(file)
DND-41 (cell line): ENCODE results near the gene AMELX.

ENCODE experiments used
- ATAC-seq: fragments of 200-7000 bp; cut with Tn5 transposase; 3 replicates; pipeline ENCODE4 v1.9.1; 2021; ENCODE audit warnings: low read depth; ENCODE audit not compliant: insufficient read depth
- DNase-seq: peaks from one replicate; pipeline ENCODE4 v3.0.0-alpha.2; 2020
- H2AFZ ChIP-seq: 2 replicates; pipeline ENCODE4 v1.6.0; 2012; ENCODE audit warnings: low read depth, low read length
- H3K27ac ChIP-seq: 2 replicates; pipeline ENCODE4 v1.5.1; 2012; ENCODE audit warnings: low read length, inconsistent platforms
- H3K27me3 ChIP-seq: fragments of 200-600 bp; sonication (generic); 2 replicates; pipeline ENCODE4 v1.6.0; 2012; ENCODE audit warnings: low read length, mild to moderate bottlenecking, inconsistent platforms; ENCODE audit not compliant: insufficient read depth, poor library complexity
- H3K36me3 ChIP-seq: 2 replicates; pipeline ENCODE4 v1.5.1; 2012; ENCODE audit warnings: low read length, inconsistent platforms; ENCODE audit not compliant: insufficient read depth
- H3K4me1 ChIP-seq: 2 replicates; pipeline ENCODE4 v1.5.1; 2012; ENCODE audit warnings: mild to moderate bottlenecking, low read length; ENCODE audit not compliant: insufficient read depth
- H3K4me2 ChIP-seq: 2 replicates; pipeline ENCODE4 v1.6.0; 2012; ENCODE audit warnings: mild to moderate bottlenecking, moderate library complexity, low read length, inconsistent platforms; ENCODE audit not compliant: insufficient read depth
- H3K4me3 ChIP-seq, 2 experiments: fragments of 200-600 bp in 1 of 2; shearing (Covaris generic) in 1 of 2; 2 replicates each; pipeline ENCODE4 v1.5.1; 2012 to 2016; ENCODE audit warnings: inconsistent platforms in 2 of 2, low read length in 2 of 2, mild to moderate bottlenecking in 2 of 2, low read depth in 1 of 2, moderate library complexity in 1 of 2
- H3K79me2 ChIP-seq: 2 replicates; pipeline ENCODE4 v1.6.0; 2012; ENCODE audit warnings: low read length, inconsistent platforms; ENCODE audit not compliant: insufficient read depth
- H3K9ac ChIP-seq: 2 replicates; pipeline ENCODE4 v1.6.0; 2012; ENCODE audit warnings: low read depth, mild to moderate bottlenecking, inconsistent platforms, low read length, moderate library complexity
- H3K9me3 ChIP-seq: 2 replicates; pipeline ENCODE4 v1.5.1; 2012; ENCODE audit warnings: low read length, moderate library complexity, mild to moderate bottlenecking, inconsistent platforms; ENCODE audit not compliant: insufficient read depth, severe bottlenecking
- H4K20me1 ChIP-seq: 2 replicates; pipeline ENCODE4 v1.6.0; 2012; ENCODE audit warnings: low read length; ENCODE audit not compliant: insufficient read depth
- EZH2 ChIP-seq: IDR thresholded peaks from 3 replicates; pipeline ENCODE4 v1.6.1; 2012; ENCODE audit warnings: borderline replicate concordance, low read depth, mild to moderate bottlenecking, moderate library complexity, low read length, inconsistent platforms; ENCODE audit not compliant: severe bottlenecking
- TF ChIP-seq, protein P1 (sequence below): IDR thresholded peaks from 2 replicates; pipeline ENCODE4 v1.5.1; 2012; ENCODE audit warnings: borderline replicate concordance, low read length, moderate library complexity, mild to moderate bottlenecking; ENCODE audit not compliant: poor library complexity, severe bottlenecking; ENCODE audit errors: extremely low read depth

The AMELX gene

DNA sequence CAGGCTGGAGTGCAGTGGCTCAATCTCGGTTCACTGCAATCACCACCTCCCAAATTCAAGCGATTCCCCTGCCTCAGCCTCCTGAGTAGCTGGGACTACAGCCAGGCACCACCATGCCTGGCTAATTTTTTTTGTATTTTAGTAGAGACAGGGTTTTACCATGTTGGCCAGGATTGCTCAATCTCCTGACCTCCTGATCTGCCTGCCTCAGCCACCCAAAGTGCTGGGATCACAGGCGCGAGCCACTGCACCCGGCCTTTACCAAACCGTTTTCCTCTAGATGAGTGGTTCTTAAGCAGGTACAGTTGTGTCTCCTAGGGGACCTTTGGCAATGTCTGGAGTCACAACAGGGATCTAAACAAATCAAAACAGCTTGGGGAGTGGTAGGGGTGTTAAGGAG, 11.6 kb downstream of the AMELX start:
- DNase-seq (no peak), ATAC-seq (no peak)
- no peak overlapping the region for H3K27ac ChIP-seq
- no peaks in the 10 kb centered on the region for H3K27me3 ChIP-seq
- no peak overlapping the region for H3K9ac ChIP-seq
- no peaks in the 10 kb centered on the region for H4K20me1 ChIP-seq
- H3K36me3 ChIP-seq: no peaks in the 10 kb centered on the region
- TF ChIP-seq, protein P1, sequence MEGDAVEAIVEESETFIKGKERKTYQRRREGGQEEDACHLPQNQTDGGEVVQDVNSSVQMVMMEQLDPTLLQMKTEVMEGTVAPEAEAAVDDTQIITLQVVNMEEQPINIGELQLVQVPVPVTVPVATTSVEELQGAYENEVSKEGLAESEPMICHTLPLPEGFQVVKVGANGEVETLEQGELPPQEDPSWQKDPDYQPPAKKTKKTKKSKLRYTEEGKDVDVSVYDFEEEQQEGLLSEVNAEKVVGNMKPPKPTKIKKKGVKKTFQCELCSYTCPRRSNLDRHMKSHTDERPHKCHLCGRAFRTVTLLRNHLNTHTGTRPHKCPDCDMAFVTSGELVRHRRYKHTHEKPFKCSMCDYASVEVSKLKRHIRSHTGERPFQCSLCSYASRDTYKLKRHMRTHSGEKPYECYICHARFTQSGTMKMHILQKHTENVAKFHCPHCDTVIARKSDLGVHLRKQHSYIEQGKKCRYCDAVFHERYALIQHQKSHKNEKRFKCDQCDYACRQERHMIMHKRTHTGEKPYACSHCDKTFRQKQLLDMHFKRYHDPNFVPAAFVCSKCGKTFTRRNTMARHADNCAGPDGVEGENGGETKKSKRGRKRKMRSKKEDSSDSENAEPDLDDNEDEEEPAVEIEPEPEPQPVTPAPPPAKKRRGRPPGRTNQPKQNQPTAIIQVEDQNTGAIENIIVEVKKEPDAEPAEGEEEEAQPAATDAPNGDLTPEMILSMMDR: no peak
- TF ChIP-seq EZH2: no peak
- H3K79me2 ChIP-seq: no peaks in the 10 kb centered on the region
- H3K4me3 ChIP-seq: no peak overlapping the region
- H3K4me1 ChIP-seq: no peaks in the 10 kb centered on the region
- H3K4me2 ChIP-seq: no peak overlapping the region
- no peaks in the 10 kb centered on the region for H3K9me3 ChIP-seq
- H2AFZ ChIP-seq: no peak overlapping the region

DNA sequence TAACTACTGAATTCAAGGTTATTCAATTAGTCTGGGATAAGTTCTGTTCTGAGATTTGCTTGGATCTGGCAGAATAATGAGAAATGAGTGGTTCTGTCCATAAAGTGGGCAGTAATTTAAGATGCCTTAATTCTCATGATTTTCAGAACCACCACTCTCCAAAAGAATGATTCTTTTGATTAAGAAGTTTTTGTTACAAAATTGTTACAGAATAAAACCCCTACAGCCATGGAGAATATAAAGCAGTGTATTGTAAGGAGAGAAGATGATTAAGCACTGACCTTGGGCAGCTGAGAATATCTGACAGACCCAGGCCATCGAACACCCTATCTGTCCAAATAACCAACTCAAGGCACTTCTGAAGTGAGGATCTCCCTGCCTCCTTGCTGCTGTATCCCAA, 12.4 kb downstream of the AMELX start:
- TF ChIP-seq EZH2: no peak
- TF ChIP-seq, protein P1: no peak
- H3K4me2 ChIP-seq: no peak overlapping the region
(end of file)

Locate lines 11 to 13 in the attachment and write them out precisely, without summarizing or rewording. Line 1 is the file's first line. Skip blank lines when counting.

- H3K4me3 ChIP-seq, 2 experiments: fragments of 200-600 bp in 1 of 2; shearing (Covaris generic) in 1 of 2; 2 replicates each; pipeline ENCODE4 v1.5.1; 2012 to 2016; ENCODE audit warnings: inconsistent platforms in 2 of 2, low read length in 2 of 2, mild to moderate bottlenecking in 2 of 2, low read depth in 1 of 2, moderate library complexity in 1 of 2
- H3K79me2 ChIP-seq: 2 replicates; pipeline ENCODE4 v1.6.0; 2012; ENCODE audit warnings: low read length, inconsistent platforms; ENCODE audit not compliant: insufficient read depth
- H3K9ac ChIP-seq: 2 replicates; pipeline ENCODE4 v1.6.0; 2012; ENCODE audit warnings: low read depth, mild to moderate bottlenecking, inconsistent platforms, low read length, moderate library complexity